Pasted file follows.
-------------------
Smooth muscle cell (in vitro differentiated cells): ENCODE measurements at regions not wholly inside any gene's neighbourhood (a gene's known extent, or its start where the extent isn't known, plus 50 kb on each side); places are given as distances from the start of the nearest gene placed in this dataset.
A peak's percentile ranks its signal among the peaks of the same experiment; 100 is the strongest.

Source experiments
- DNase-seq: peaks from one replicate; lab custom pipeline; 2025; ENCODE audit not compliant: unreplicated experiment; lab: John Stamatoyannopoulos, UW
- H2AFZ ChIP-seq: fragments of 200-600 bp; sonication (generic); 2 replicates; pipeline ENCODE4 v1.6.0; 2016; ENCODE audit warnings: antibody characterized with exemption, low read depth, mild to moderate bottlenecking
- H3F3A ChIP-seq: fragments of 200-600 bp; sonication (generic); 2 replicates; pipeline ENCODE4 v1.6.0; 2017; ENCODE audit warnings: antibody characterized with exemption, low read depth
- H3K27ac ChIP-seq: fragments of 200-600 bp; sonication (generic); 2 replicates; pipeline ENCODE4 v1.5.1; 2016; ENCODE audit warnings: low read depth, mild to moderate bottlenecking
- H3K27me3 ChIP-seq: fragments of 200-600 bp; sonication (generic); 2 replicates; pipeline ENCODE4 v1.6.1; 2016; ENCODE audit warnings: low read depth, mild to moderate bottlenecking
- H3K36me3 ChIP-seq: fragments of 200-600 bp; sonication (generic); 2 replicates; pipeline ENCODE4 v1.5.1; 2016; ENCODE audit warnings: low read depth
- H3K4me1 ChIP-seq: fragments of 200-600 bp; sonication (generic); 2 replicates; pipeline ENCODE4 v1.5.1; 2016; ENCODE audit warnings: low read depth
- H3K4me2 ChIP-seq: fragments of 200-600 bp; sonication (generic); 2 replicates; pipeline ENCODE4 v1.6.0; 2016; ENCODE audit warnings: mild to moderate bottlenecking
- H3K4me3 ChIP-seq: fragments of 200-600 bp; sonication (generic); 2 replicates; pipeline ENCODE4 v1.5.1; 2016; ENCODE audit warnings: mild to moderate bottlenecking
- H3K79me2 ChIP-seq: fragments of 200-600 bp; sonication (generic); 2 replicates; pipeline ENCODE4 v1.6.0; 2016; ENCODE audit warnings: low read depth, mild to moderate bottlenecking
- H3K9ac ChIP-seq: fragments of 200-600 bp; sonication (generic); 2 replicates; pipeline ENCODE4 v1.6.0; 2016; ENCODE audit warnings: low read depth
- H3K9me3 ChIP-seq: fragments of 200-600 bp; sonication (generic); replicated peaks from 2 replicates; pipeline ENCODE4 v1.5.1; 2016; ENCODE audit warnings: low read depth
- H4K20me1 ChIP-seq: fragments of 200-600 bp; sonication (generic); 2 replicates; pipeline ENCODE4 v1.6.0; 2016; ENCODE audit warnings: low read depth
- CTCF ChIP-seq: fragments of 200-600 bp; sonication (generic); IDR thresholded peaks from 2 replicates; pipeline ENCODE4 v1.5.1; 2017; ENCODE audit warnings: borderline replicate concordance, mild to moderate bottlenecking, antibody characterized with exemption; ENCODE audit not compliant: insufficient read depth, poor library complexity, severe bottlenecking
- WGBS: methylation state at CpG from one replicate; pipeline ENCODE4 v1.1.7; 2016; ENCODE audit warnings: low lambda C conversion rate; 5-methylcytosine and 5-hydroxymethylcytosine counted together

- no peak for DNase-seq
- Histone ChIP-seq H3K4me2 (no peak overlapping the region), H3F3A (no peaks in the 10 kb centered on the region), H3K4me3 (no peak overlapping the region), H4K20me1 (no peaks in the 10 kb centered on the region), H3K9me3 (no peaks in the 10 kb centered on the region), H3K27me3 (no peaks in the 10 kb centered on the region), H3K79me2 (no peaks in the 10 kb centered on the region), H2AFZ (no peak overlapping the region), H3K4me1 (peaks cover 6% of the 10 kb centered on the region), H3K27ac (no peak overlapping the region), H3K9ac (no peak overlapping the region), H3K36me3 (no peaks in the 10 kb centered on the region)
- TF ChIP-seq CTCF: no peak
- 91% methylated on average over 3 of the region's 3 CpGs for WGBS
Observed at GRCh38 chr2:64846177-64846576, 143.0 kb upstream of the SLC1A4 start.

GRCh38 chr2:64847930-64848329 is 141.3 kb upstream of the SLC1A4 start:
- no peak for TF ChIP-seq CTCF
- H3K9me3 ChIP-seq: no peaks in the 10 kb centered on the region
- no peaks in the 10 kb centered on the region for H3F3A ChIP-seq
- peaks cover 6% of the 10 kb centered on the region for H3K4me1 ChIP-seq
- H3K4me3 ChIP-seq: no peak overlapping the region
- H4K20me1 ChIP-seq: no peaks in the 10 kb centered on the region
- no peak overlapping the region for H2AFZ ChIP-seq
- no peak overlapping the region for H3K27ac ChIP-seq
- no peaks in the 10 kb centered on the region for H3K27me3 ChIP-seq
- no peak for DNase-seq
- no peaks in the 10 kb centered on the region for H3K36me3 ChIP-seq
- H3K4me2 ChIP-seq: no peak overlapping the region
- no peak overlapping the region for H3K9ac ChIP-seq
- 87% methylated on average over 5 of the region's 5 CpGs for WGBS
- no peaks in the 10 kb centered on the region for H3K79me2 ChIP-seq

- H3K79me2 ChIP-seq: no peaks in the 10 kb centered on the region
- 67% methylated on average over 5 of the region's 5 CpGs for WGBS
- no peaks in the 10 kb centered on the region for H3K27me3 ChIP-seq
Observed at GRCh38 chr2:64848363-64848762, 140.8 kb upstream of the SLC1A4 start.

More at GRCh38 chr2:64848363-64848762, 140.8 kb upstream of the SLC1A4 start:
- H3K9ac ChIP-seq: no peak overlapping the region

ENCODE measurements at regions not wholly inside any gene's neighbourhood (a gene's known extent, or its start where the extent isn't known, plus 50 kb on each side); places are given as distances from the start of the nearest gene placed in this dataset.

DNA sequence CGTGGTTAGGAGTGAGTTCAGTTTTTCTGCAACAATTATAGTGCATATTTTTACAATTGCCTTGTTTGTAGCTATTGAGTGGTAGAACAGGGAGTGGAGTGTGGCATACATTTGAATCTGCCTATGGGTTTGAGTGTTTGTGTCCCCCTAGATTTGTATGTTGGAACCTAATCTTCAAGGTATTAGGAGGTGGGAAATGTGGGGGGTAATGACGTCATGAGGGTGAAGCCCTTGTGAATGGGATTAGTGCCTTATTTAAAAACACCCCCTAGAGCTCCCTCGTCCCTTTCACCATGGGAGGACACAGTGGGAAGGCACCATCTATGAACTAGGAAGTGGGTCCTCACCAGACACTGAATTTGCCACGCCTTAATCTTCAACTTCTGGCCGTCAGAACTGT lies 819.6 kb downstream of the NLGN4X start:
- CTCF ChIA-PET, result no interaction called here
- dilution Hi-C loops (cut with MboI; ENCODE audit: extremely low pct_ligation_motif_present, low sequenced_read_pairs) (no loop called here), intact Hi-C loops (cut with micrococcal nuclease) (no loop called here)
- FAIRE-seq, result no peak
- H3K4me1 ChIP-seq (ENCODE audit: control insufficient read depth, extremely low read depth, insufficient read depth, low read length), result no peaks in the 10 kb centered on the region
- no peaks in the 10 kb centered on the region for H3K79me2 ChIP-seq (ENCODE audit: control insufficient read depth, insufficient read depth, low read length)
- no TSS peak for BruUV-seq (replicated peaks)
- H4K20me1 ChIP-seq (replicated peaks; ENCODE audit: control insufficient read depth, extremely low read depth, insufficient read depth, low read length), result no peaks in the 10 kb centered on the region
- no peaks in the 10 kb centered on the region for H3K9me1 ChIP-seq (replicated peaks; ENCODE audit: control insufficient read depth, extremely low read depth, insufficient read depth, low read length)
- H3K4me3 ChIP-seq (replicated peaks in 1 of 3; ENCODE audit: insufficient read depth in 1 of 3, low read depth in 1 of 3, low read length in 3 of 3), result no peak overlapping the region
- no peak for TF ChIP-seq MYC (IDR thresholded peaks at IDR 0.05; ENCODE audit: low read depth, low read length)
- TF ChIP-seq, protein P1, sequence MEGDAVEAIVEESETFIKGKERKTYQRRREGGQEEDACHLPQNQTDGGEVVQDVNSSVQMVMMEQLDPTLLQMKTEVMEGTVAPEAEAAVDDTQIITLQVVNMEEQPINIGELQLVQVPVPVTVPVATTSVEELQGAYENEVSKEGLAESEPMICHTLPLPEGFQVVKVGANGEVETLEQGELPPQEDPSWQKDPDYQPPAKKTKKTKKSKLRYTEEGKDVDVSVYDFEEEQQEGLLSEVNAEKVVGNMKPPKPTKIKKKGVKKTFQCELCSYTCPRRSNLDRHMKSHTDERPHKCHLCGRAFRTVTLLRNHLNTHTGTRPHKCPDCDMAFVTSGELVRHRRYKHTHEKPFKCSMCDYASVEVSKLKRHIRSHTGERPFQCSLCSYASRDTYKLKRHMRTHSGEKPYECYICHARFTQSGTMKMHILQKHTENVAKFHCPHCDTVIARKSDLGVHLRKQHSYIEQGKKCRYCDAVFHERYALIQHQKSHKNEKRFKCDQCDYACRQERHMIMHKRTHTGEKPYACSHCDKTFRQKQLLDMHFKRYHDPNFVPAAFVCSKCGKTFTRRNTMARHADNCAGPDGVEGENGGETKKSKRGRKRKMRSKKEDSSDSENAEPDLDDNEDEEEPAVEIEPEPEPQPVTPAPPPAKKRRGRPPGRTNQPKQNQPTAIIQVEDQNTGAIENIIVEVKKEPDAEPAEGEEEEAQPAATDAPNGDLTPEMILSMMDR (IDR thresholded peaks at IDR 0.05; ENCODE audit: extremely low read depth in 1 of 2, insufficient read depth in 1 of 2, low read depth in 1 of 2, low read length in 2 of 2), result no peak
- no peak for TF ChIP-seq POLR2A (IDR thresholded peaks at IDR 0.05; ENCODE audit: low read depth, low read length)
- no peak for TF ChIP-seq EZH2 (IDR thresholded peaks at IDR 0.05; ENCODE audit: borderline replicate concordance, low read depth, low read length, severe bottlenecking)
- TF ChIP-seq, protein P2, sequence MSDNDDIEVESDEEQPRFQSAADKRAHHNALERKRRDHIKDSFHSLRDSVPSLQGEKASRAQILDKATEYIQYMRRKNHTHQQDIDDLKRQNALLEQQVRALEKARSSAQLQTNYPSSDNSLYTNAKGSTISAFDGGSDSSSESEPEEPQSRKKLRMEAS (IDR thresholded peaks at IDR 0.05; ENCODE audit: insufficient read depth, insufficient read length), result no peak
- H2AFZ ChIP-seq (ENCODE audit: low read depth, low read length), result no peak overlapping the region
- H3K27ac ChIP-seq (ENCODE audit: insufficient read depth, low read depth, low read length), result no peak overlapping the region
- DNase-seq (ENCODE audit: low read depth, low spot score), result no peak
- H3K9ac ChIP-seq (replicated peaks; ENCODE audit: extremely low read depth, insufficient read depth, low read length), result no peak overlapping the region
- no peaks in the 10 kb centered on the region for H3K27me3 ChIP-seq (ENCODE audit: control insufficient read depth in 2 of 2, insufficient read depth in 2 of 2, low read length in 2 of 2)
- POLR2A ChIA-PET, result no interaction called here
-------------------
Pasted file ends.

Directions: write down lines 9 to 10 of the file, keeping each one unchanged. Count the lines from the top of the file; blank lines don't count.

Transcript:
- H3K36me3 ChIP-seq: fragments of 200-600 bp; sonication (generic); 2 replicates; pipeline ENCODE4 v1.5.1; 2016; ENCODE audit warnings: low read depth
- H3K4me1 ChIP-seq: fragments of 200-600 bp; sonication (generic); 2 replicates; pipeline ENCODE4 v1.5.1; 2016; ENCODE audit warnings: low read depth